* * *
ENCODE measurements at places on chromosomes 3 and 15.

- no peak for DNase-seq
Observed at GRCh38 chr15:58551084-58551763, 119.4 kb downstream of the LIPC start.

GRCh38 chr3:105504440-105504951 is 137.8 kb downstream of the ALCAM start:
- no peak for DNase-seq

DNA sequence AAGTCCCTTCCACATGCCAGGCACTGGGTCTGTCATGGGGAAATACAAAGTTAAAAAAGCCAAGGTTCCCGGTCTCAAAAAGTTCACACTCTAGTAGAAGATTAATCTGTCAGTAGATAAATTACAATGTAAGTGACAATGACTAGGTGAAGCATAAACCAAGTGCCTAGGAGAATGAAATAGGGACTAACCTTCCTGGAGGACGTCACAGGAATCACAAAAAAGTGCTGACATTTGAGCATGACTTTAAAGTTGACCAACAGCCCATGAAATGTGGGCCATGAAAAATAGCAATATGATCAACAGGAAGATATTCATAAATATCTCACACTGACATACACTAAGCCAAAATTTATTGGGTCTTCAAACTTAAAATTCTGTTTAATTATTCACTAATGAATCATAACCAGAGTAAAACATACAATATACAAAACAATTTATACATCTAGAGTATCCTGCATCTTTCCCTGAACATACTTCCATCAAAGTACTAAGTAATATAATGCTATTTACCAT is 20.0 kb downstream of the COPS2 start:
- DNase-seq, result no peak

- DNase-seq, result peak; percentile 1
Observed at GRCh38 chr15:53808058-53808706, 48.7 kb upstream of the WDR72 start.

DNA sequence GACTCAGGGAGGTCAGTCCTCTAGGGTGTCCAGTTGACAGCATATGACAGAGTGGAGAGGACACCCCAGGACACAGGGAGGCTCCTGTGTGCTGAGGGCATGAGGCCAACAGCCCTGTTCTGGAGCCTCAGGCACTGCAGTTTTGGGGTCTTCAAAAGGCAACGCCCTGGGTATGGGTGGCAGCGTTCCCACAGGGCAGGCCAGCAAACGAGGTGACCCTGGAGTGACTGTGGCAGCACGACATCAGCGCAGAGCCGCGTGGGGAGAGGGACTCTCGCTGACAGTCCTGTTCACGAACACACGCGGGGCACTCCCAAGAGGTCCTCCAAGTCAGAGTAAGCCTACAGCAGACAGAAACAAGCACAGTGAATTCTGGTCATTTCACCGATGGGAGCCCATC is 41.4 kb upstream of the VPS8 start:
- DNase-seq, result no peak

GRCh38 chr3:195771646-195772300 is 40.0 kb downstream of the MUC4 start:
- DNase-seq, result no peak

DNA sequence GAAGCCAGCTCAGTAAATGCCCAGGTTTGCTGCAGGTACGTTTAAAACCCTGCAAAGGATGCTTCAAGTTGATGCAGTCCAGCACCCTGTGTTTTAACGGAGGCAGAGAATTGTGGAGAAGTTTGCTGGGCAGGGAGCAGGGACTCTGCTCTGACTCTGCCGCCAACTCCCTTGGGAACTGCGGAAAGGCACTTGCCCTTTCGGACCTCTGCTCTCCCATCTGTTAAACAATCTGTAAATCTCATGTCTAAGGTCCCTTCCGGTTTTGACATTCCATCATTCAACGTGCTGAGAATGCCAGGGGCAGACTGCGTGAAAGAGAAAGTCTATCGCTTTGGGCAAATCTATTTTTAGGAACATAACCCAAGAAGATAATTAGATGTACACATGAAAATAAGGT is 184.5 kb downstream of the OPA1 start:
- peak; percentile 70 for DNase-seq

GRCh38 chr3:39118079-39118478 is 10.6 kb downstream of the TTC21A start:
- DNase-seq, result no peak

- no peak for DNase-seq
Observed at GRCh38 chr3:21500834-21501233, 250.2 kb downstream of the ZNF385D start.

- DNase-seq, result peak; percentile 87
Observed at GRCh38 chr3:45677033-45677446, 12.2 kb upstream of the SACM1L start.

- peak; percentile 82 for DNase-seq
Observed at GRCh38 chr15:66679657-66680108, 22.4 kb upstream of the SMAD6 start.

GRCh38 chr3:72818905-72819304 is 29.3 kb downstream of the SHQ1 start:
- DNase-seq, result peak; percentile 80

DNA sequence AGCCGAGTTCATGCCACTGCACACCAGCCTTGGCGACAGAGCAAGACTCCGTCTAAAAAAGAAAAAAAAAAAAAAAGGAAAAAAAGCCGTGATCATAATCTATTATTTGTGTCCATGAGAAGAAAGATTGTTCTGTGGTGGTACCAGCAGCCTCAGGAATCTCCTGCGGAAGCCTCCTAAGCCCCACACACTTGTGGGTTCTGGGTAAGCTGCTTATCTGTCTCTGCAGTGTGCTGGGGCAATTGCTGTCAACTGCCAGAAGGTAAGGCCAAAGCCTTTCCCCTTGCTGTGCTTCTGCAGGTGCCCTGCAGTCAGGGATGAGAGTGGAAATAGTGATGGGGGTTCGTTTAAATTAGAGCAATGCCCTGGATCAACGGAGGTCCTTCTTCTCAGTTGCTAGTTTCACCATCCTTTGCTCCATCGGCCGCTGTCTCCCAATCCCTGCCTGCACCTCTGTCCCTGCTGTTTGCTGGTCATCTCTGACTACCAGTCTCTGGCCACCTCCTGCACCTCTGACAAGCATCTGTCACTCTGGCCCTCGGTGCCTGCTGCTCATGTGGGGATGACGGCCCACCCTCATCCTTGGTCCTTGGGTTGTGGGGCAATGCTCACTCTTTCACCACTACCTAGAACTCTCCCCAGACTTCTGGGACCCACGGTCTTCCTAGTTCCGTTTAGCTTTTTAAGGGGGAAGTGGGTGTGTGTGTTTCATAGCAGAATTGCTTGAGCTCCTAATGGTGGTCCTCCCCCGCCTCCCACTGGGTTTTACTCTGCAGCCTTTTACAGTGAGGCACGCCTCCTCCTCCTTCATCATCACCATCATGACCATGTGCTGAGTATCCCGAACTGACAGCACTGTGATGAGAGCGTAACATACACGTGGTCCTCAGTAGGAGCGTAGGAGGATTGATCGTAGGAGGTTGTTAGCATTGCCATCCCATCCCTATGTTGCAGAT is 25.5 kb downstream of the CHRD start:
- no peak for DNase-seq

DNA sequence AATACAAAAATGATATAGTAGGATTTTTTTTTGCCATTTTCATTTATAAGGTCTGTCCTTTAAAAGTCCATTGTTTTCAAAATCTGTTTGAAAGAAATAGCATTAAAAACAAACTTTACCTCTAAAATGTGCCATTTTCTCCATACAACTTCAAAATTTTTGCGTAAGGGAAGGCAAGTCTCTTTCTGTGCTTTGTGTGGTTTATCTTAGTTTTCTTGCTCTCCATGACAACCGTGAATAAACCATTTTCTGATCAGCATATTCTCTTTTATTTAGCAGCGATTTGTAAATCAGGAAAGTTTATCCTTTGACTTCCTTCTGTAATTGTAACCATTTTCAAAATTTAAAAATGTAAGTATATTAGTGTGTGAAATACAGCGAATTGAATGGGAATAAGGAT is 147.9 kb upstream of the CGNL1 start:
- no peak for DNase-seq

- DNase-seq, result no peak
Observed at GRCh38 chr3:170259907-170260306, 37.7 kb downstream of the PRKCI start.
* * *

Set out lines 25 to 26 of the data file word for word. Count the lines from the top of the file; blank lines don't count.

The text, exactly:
- DNase-seq, result peak; percentile 80

DNA sequence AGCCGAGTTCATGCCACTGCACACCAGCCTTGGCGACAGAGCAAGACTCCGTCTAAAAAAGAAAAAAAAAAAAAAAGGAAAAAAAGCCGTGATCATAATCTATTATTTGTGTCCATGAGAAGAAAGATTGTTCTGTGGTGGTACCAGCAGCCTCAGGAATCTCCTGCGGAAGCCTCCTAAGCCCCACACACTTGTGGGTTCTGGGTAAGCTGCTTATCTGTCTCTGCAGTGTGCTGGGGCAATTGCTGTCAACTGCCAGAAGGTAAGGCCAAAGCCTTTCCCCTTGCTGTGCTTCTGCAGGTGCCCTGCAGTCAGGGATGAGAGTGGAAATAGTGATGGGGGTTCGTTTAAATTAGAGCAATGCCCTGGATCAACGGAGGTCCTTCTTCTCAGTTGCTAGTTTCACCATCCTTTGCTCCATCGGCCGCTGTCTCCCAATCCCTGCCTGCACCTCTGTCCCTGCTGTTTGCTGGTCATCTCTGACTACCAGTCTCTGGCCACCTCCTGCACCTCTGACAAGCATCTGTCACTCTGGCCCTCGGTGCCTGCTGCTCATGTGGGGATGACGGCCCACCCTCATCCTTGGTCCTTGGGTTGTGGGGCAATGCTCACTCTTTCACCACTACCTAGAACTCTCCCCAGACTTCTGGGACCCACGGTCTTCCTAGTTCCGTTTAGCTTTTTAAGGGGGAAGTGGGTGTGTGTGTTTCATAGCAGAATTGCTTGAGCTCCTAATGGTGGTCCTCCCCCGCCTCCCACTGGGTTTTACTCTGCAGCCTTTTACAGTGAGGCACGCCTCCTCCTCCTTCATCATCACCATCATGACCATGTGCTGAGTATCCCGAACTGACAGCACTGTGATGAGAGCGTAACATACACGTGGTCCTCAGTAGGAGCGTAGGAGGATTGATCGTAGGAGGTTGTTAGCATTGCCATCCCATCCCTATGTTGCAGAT is 25.5 kb downstream of the CHRD start: